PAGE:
Sunday, July 1, 2012

Lemon Earl Grey Macarons with Lemon Curd Filling

I had done earl grey macarons earlier (as i've posted a couple of posts before). i was quite happy with the results then, but i after attempting Call Me Cupcake!'s chocolate macaron recipe, i was so pleased with how the chocolate macarons came out that i decided to try adapting her recipe and changing the cocoa powder into earl grey tea powder to see if it would work better. i made some modifications here and there and i was pleasantly surprised at how well they formed! i mean just look at those feet! i was very pleased.

so i left them to freeze in the freezer after they cooled because i wasn't ready and didn't have the time to pipe them as yet. i left them for filling yesterday and awhile ago when i checked on them (admit it you sneak one or two even though they're not ready for eating), i found that the shells had become super delicate and fragile! in fact it was a challenge to even hold them up. WHAT WENT WRONG?!!

after much thought and listening to feedback from friends, i came to a conclusion - the runny lemon curd affected the texture of the shell drastically because it was not firm enough and the moisture content of the lemon curd overly-infused into the shell. simultaneously, it might be because of the additional lemon juice i added into the meringue, causing the moisture ratio balance to be upset. another thing - i had cut the sugar by 15g because the chocolate macarons previously had a bitter cocoa powder to offset the sugar but for the earl grey, i was afraid it would be too sweet so i cut the sugar. all these factors... SIGH.

so, macarons are really fussy and delicate things. we shouldn't mess with the recipe too much.

however, the shells did cook dry and i did take the curd off the heat once it seemed to start to thicken. i will try heating the lemon curd for a longer period the next time.

another thing, the earl grey flavor was really subtle and after doing some research, it seems that most people complain of the subtle earl grey flavor no matter how many tea bags used. a friend suggested i soak the bags for the liquid instead. i will go look into that method after more googling :)

i will write the recipe down here for my own reference. i will re attempt soon and update.

Lemon Earl Grey Macarons (Adapted from Call Me Cupcake!)

100g Blanched, Ground Almonds
100-110g Egg White
185g Icing Sugar
3 TWG Bags of Earl Grey Tea
4 Tablespoons Sugar (~60g)
17g Lemon Juice

  1. If egg whites are cold, bring it to room temperature while measuring the rest of the ingredients.
  2. Sift icing sugar into a bowl - ensure that there are no lumps. (i usually push bumps through the sieve.)
  3. Sift ground almonds into the same bowl - when you get to the coarser ground almonds, grind almonds in a food processor. (this is important if you want smooth shells) (do note that i usually face a slight problem when blending the almonds. they tend to clump at the sides of the container due to the natural almond oils when you blend. but most of them should turn powdery and i don't use the side lumps)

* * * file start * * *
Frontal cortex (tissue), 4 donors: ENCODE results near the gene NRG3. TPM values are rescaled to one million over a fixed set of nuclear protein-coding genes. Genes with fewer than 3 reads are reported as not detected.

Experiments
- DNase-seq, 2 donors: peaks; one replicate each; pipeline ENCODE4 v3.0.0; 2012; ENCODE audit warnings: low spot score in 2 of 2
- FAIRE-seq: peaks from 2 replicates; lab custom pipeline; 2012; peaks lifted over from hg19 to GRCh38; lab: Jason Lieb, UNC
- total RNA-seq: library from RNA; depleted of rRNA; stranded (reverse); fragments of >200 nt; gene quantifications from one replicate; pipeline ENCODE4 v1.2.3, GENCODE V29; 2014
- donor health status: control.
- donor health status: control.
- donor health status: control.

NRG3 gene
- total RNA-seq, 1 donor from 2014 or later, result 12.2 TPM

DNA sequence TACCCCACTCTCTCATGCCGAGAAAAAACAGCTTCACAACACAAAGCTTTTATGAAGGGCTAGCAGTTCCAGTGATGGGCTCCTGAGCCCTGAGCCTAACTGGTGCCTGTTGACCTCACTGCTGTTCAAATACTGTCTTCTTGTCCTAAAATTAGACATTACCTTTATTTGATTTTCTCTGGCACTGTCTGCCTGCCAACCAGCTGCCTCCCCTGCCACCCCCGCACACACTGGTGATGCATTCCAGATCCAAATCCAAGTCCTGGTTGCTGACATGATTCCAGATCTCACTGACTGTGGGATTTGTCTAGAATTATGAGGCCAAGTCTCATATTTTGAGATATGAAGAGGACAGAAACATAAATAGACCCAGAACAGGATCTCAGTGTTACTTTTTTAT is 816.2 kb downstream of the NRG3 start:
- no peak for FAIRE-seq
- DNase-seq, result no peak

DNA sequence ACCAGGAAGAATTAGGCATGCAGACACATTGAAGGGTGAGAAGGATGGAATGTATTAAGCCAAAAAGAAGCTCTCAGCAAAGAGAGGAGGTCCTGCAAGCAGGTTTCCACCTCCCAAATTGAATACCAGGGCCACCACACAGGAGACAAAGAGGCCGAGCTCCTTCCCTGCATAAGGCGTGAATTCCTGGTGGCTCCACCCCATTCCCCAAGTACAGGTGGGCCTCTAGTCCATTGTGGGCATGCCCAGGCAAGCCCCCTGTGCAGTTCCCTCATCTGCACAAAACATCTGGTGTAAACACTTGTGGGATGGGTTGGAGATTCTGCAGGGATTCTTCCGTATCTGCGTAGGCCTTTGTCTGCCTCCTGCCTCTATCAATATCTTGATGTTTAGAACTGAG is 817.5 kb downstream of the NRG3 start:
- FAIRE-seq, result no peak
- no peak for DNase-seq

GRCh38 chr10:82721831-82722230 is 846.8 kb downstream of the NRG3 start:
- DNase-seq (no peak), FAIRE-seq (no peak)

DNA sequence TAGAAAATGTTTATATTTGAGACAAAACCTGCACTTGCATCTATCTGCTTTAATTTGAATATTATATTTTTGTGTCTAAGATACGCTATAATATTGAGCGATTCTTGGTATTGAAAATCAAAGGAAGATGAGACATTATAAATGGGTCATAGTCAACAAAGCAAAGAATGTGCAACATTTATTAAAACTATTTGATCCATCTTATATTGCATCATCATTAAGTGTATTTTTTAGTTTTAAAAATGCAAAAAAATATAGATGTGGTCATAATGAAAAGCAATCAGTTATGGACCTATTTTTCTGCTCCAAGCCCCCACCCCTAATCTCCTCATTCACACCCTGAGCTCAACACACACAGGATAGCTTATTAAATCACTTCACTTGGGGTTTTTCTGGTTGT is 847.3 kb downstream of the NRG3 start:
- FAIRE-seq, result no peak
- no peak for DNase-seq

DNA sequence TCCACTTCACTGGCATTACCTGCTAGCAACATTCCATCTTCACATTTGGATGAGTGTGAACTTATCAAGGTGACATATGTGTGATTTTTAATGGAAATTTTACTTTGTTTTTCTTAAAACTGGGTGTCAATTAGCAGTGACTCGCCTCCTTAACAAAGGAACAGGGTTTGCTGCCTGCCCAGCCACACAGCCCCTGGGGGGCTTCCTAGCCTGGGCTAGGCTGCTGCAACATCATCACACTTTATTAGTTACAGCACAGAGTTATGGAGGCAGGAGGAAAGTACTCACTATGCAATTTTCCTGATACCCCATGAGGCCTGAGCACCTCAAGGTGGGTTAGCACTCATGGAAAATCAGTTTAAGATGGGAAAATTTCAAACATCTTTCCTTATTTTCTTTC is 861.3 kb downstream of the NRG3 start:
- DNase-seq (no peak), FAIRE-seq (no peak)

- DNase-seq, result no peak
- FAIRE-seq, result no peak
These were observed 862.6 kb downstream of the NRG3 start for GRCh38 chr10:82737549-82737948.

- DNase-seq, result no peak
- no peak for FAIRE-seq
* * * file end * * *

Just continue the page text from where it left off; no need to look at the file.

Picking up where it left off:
4. Add earl grey powder from the tea bags and mix the dry ingredients thoroughly with a fork to ensure well mixed.
  5. In a large bowl, whip the egg whites. When the egg whites start foaming, add the sugar gradually and continue whipping until the mixture is glossy and stiff. (stiff peaks)
  6. Add lemon juice and whip to combine. Do not overwhip.
  7. Fold the dry mix into the meringue in 2-3 parts using a clean spatula. Mix until mixture is just slightly runny and dissolves back into the mixture. (it's okay if it takes a little while to dissolve in)
  8. Fill your piping bag and pipe the macarons onto a baking sheet. Let them set for 60 minutes to form a dry skin.
  9. Preheat oven to 140ÂșC. Bake for 18 minutes in the middle rack. (i did one tray at a time)



  1. Although macarons have a bad rep for being completely finicky and difficult to make they're actually a lot more forgiving than you'd think. Unfortunately, that's only if you follow a few definites.

    Firstly, never add extra liquid into your macaron, not in the meringue, not in the batter. I saw you'd added lemon juice. If you want a lemon flavour, rather use the zest, it will give a lovely strong lemon flavour but won't compromise the structure. You could also use a few drops of concentrated oils, but those are a but pricey.

    Next, don't mess with the sugar ratio. Macarons are all about ratios. Unfortunately, macarons are sweet, they just are, so unless you have the likes of a dark chocolate filling or something to offset the sweetness, they're just going to be sweet. One think you can do to help is to use confectioner's sugar instead of icing sugar. Confectioners sugar is blend of pure powdered sugar and corn flour, so it just a touch less sweet. Other than that, just go for using less sweet fillings (I find lemon curd to be ruthlessly sweet)

    Other than that, you're on the right track. Your shells are shiny and uniform and you've got feet forming. All you need is a little more practice and some confidence in the recipe and batter :)

    Have a read through BraveTarts Macarons Myths post, she's a professional pastry chef who makes macarons every day and has gone through what to do and not to do. Certainly changed the way I made macarons (much less babying and worrying about breathing on them wrong! :) )

    1. Hi Mandy!

      I apologise for the late response. Thank you for dropping by!
      Completely agree on the point about ratios.
      I've seen her post on macarons myths as well. Very informative.


    2. Also, I've had very good luck using a dash of citric acid powder to up the tartness of fillings.

  2. Hi Moo!
    Thanks for the tip! shall try that out the next time!